When a patient visits a doctor’s office, they can easily tell if the doctors charge the Medicare approved amount (accept Medicare assignment) or charge Medicare Part B Excess charges. The first sign is when they ask you to pay for all or part of your services upfront and request you seek reimbursement from your Medicare supplement plan.
Why would this be? As mentioned above, Medicare will not be the one-stop biller for the doctor who decides to charge more than the Medicare approved amount. The doctor’s office must still bill Medicare, but they cannot bill your Medigap Plan. The doctor has no contract with the insurance company managing the Medigap plans, so they can’t bill directly. Instead, they ask the patient to pay upfront and seek reimbursement on their own.
Obviously, paying upfront and seeking reimbursement would be very inconvenient for most patients. This is why most doctors accept Medicare assignment and, therefore, cannot charge Part B excess charges. If your medical provider simply accepts your original Medicare card and supplement and sees you without requiring upfront payment, then you can be assured they accept assignment and cannot charge Medicare Part B excess charges.
You can also look up your medical provider ahead of time using a physician & hospital search tool on Medicare.gov here: https://www.medicare.gov/care-compare/ This tool will let you know if the providers you are searching accept assignment or can charge Part B excess charges.
From experience, I strongly encourage people to look up their doctor on the Medicare.gov website first before visiting the office. If you attempt to ask the personnel behind the desk, you will often get a blank stare. They are simply not trained in office billing issues.
How Common Are Medicare Part B Excess Charges?
Because of the rules Medicare created to discourage doctors from becoming a non-participating provider and charging more than the Medicare approved amount, very few medical providers decide to become non-participating and charge Part B excess charges.
In fact, KFF.org (Kaiser Family Foundation) has compiled some very interesting statistics on Medicare providers. According to KFF.org 98% of health care providers accept assignment and cannot charge Part B excess charges.
Medicare’s Participating Provider Program
When Medicare started the participating provider program in 1984, more than 30% of medical providers charged Part B excess charges. But with the incentives provided to participating providers mentioned above, the percentage of providers choosing not to participate has steadily decreased in number. The amount allowed for the excess charge is simply not enough to overcome the extra costs and inconvenience that result from being a non-participating provider.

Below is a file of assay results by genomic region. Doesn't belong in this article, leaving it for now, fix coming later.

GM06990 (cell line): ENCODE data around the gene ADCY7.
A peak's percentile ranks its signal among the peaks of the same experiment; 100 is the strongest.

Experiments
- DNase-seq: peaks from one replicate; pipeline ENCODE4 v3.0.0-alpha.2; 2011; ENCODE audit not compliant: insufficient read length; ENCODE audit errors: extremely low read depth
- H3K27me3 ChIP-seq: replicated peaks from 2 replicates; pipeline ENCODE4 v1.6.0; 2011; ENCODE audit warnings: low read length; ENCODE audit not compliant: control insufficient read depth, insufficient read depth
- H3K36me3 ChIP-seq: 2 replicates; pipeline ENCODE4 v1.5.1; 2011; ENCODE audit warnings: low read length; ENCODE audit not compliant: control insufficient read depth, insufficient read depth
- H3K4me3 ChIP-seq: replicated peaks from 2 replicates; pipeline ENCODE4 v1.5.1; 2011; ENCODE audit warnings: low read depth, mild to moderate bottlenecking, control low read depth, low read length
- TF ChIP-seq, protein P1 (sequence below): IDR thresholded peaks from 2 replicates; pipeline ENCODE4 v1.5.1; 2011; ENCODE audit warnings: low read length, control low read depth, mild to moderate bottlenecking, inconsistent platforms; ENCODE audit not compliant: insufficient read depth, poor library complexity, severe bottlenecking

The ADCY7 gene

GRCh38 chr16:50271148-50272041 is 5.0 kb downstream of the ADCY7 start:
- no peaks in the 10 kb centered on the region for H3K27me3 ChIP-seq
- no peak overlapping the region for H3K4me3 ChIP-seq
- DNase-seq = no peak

Currently, the national percentage of healthcare providers who do not accept assignment and can therefore charge a Part B excess charge is 3%. Of those three percent, almost half are mental healthcare professionals who work in a small, often one-person office. Not included in the above is the fact that less than one percent of medical providers opt-out of Medicare entirely.
The bottom line is that most Medicare participants can go through their entire Medicare experience without ever coming across a non-participating provider who can even charge a Medicare Part B excess charge. Virtually all health care providers are participating providers and accept the Medicare approved amount as full payment for their services.
Important Fine Points on Medicare Charges
Just as a picture paints a thousand words, a concrete example of excess charges is the best way to understand how they work. But before we look at an example, here are a few important points that will help increase your understanding and comfort level:
- There are no Part A excess charges. You cannot be charged an excess charge when an inpatient is in a hospital or other medical facility. Excess charges are allowed for select outpatient services only.
- There are no excess charges for emergency and related services. See our blog on Medicare ambulance services.
- Medicare uses an “all-or-none” rule regarding medical offices and hospitals. Simply put, in any medical organization (i.e. hospital, doctor’s office, etc.), either all providers can charge an excess charge or none.
- Just because a doctor can charge an excess charge doesn’t mean they must charge one. It is negotiable on a case-by-case basis.
- Medicare Advantage Plans do not allow excess charges.
An Example of Medicare Part B Excess Charges